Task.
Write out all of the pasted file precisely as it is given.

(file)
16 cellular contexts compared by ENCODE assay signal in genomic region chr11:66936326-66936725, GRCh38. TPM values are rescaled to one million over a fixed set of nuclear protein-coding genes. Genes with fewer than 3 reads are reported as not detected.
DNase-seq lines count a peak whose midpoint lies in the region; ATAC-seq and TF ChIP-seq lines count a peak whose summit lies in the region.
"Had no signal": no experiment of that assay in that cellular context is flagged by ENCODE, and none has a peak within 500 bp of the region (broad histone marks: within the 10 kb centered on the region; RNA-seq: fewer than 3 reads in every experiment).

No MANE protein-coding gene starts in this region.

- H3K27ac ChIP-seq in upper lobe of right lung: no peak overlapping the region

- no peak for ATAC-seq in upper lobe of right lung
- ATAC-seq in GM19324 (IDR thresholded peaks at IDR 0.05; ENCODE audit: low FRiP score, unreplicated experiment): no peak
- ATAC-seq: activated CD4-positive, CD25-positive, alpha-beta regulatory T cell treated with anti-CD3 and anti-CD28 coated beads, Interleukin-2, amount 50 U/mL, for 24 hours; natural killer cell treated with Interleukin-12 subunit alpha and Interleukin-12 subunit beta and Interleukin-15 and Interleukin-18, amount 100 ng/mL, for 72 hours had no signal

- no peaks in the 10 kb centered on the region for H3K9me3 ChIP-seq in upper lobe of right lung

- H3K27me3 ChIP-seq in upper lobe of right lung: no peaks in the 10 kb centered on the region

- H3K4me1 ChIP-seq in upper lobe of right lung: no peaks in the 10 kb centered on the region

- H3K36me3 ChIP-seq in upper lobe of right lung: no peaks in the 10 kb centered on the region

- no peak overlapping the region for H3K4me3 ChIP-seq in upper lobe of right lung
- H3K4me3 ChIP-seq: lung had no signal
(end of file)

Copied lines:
16 cellular contexts compared by ENCODE assay signal in genomic region chr11:66936326-66936725, GRCh38. TPM values are rescaled to one million over a fixed set of nuclear protein-coding genes. Genes with fewer than 3 reads are reported as not detected.
DNase-seq lines count a peak whose midpoint lies in the region; ATAC-seq and TF ChIP-seq lines count a peak whose summit lies in the region.
"Had no signal": no experiment of that assay in that cellular context is flagged by ENCODE, and none has a peak within 500 bp of the region (broad histone marks: within the 10 kb centered on the region; RNA-seq: fewer than 3 reads in every experiment).

No MANE protein-coding gene starts in this region.

- H3K27ac ChIP-seq in upper lobe of right lung: no peak overlapping the region

- no peak for ATAC-seq in upper lobe of right lung
- ATAC-seq in GM19324 (IDR thresholded peaks at IDR 0.05; ENCODE audit: low FRiP score, unreplicated experiment): no peak
- ATAC-seq: activated CD4-positive, CD25-positive, alpha-beta regulatory T cell treated with anti-CD3 and anti-CD28 coated beads, Interleukin-2, amount 50 U/mL, for 24 hours; natural killer cell treated with Interleukin-12 subunit alpha and Interleukin-12 subunit beta and Interleukin-15 and Interleukin-18, amount 100 ng/mL, for 72 hours had no signal

- no peaks in the 10 kb centered on the region for H3K9me3 ChIP-seq in upper lobe of right lung

- H3K27me3 ChIP-seq in upper lobe of right lung: no peaks in the 10 kb centered on the region

- H3K4me1 ChIP-seq in upper lobe of right lung: no peaks in the 10 kb centered on the region

- H3K36me3 ChIP-seq in upper lobe of right lung: no peaks in the 10 kb centered on the region

- no peak overlapping the region for H3K4me3 ChIP-seq in upper lobe of right lung
- H3K4me3 ChIP-seq: lung had no signal